September 16, 2012

A Chance for Revenge

This past U.S. Open was a little different from other Majors we've seen the last several years. With Rafael Nadal out of the picture and Roger Federer sent home in the quarters, we saw a few less-familiar faces in the final weekend. And while the most experienced and most decorated were the ones eventually vying for the title, you have to think the others may have squandered a huge opportunity to play for a big trophy.

This weekend was their chance to swing the pendulum back in their favor.

The pressure was high on David Ferrer to carry Spain's mantle in New York with Nadal missing, and in making his second semifinal there, he arguably delivered. But he failed to capitalize on a one-set lead over Novak Djokovic and delayed his first career Slam final by at least another couple months. So he was sure to change things when he led his country in their Davis Cup tie this weekend. Playing on home soil, the defending champions were already at an advantage, and with Ferrer fired up their edge was that much greater.

Ferrer got off to a slow start, dropping his first set to resurgent American Sam Querrey on Friday, but rebounded quickly to get the first point for the Spaniards. Teammate Nicolas Almagro had a slightly tougher day, forced to his fourth five-setter of the year against big serving John Isner. But Nico was able to stay ever so slightly stronger and gave his country a two tie lead going into the doubles match. Things got a little tense over the weekend -- with the Bryan brothers finally putting the U.S. on the board, the tide very well could have turned. But Ferrer took the court again on Sunday, this time facing off against Isner, who'd actually won their last meeting less than a year ago. He lost the first set again, dropping a tiebreak to his opponent, but regrouped quickly to close out his match. The win put Spain in their fourth Davis Cup final in five year, but more importantly for their leader, redeeming his loss from just a week ago and putting him in a place to do even more amazing things the balance of this year.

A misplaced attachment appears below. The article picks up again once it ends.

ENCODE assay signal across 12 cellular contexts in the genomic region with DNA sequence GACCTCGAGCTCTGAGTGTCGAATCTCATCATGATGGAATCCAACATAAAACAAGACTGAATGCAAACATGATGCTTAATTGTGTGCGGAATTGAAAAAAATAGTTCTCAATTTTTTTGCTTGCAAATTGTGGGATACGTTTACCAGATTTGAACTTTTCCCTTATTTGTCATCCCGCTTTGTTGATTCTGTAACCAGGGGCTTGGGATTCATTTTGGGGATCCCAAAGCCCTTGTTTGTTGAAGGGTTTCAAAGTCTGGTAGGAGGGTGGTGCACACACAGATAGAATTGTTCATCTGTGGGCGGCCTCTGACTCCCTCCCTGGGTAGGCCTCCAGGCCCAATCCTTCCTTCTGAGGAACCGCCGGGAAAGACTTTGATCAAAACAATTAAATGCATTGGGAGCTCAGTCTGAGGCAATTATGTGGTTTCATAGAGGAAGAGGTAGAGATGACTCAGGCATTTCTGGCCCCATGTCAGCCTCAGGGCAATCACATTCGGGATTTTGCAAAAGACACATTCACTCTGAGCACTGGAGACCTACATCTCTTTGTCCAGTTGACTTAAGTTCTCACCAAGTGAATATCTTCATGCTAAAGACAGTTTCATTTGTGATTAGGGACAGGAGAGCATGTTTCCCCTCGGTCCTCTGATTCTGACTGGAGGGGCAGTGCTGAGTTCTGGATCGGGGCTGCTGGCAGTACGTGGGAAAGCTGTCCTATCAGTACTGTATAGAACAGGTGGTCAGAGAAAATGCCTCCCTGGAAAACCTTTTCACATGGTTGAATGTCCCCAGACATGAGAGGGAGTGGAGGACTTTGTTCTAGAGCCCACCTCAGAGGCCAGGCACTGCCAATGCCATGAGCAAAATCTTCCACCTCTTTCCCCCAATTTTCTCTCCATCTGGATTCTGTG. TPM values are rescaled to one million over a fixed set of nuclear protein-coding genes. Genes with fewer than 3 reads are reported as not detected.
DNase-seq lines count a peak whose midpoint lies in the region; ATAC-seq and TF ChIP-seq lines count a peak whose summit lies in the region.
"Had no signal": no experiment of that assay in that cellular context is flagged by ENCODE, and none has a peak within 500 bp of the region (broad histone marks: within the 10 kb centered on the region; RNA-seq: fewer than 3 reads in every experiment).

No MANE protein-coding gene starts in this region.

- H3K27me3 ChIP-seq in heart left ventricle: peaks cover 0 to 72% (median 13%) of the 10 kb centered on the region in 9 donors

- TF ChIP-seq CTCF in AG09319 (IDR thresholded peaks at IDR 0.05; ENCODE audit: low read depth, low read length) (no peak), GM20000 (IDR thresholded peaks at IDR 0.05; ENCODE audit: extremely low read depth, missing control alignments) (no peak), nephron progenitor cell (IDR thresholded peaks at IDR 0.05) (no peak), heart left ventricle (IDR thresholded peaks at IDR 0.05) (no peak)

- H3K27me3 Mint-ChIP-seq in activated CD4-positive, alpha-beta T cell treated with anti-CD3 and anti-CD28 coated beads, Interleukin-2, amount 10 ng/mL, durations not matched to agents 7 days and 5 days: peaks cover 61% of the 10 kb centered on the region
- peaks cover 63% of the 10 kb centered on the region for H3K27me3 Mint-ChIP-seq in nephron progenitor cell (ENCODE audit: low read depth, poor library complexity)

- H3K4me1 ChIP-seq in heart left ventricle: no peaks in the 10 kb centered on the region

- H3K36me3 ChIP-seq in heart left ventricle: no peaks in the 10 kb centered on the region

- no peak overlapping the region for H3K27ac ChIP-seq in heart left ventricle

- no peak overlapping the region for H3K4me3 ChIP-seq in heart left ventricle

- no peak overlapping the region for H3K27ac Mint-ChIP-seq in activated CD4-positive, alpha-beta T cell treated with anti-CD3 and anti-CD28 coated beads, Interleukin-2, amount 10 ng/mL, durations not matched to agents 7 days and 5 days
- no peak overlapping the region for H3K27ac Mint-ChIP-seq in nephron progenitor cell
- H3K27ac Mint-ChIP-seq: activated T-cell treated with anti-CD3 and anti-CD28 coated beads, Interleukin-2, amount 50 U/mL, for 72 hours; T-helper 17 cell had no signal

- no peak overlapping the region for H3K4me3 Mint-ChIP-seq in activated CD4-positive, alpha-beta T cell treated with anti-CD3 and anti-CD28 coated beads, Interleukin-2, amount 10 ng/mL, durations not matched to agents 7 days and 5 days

Tomas Berdych had been in a slightly more precarious position all year. A staple in the top ten, he'd nevertheless been rather spotty this season, going winless on the grass and squandering match points versus Isner in the Winston-Salem final. In New York he'd pulled off the upset of the tournament, dominating world #1 Roger Fededer in the quarters, and even took a set off Andy Murray in the semis before the wind-torn match shifted the momentum. He needed to rebound quickly too, leading his Czech team against the three-time runner-up Argentines, and he more than performed.

He had to come from behind, though, even more than did Ferrer. Juan Martin Del Potro, himself on the mend this year, had given the South Americans an early lead with a fairly routine win over Radek Stepanek. Berdych, then, fell to a 1-2 set deficit to veteran clay courter Juan Monaco and lost a break lead in the decider. Momentum seemed to be on the home team's side, but the Czech stayed tough to even the score on Friday, then teamed with Stepanek to take the doubles tie and the lead into Sunday's play. With DelPo sitting out the reverse singles with injury, Berdych was able to dominate against substitute player Carlos Berlocq and clinch the win for the visiting team. And playing at the top of his game again, he might have erased a bit of the sting from his loss in the Big Apple.

The weekend's action sets up a repeat of the 2009 Davis Cup final, one which the Spaniards fully owned. Things may be a little different this time, with leaders on both teams looking as sharp as they have in some time. And with the pain of recent defeats hopefully gone, we're sure to see everyone put up some exciting fights when it really matters.

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